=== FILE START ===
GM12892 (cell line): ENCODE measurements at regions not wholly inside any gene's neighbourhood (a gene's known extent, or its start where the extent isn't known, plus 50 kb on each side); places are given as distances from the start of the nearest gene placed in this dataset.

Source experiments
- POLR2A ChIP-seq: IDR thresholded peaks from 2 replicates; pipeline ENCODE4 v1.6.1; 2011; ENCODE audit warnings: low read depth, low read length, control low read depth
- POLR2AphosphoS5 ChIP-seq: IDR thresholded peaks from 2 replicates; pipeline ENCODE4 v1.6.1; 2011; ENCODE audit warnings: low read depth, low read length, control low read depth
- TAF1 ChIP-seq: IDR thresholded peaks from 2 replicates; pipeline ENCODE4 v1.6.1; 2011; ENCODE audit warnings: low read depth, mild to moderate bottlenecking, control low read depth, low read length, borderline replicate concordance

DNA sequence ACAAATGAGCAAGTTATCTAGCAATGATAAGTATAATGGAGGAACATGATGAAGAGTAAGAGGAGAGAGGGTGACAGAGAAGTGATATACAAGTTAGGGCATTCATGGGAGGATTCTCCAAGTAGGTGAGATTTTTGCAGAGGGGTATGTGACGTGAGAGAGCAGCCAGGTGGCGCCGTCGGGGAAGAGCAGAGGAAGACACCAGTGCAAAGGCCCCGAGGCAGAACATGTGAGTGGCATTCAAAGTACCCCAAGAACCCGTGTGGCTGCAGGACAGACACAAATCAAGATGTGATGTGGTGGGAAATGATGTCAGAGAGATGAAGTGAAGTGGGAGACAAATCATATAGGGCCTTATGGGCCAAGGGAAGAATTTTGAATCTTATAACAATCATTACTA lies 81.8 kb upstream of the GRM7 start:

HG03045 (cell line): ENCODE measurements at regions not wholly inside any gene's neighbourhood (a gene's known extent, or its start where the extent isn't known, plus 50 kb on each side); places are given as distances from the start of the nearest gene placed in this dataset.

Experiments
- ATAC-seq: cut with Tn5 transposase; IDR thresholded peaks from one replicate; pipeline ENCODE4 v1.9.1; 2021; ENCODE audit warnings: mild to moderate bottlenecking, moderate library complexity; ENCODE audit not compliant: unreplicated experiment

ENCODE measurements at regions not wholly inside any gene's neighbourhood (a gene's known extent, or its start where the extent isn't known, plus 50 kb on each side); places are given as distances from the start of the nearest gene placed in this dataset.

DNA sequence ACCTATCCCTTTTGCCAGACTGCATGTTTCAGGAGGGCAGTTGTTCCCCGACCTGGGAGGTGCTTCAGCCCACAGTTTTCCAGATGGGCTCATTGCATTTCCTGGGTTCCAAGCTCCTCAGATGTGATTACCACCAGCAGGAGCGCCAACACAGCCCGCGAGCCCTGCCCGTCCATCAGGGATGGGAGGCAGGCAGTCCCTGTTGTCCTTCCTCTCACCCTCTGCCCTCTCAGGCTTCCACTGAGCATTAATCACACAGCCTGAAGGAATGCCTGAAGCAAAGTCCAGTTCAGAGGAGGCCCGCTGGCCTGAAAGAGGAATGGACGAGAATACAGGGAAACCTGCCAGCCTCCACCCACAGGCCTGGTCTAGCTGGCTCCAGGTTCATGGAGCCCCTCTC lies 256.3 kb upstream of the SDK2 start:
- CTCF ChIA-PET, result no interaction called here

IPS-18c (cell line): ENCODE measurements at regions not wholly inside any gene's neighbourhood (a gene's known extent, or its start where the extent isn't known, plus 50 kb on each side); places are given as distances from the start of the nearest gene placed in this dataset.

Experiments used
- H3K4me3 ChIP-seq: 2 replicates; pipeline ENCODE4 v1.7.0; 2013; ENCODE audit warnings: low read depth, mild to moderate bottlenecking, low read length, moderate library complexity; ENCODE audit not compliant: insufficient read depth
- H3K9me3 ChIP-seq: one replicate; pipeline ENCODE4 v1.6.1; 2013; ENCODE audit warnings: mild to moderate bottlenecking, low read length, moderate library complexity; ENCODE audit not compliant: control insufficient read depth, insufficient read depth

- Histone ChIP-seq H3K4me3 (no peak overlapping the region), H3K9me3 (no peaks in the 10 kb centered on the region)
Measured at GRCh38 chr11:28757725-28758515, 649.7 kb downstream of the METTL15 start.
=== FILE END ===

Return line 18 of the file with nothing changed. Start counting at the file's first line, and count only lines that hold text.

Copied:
Measured at GRCh38 chr11:28757725-28758515, 649.7 kb downstream of the METTL15 start.